Bookstagram in the wild
Taking pictures of books outside offers lots of opportunities for Bookstagram post ideas. You can combine book covers with landscapes, historic places, skies, gardens and murals to achieve striking compositions.
Coffee and books (or tea and books)
Cafe culture never goes out of fashion. Take a shot at your favourite table. Bonus points if the cafe has bookshelves! Check out @theguywiththebook for inspiration.
If you manage to step inside a bookshop, we advise you take as many shots as you can particularly if the bookstore is characterful. Remember to take a photo of the building too.
Creative Bookstagram Posts
This is an area that we’ve dipped our toes in a few times. It’s the most time-consuming form of bookstagram post to create, but encourages you to build new skills. There are three main types of creative Bookstagram post ideas:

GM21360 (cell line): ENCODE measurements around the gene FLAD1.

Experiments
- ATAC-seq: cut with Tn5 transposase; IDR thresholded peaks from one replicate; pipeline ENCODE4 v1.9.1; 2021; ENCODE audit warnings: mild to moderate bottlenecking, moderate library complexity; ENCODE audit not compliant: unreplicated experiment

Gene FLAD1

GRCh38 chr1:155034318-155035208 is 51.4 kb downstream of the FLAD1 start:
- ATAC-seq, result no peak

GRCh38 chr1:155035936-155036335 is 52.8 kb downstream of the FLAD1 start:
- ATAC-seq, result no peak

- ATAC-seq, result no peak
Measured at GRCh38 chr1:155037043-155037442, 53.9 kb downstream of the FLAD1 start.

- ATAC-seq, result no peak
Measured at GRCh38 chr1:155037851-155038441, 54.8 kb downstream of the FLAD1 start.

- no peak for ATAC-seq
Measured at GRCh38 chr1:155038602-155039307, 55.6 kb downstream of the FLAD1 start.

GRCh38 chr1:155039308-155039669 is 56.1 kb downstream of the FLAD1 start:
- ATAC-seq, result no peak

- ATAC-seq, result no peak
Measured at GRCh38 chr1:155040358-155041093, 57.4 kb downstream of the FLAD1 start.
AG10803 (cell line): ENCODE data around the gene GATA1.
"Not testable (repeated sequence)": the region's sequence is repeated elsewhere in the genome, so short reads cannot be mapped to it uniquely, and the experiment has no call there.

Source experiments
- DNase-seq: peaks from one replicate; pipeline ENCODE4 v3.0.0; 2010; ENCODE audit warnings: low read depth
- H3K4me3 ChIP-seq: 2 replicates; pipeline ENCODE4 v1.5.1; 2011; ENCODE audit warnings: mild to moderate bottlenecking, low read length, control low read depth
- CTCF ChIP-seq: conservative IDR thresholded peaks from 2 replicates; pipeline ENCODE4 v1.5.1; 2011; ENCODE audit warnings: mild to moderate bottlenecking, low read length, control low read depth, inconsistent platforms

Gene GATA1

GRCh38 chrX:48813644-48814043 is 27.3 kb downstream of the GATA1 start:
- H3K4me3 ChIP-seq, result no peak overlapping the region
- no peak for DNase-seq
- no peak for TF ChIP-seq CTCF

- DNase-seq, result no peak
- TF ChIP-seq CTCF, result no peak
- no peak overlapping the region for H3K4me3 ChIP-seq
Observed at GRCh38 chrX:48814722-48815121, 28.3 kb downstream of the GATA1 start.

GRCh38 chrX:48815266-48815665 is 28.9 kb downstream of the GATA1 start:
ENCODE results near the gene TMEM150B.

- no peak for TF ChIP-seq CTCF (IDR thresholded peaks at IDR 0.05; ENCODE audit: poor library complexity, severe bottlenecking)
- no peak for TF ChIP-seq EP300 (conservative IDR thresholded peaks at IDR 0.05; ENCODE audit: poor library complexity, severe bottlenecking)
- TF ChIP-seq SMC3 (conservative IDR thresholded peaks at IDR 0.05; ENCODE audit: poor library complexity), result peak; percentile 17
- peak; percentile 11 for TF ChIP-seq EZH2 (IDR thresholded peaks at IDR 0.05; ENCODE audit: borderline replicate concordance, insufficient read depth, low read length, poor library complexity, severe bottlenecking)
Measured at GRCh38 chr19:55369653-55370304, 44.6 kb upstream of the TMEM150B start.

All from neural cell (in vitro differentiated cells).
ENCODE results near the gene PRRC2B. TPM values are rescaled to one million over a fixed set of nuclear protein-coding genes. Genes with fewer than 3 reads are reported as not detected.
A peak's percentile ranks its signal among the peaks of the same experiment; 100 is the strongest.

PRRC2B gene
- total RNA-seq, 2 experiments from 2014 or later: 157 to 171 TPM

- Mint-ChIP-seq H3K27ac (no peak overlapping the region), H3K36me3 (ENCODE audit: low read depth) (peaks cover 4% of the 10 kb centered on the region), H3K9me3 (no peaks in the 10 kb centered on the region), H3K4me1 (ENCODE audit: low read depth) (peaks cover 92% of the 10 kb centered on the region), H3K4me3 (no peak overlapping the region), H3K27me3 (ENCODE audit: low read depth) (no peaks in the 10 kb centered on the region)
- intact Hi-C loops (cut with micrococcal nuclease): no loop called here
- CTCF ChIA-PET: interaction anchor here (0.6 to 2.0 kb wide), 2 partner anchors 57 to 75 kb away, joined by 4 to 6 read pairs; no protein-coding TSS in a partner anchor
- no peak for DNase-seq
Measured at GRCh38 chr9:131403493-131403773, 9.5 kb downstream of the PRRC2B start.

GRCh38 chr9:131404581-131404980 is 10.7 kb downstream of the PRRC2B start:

Photoshopped fantasy scenes
These can look incredible but aren’t as popular as they once were. We tinkered with this a while ago and one bookstagrammer who is still doing this successfully is glindaizabel.
Giant Book Pictures
These can be made up either of books arranged on the floor and shot from a height to form a huge picture or stacked to create a giant book picture. James Trevino and Elizabeth Sagan are the undisputed royalty here.
This is where you change the scale of objects so that they appear either smaller or larger than usual. They can be really fun to make and easier than the other types of creative Bookstagram posts.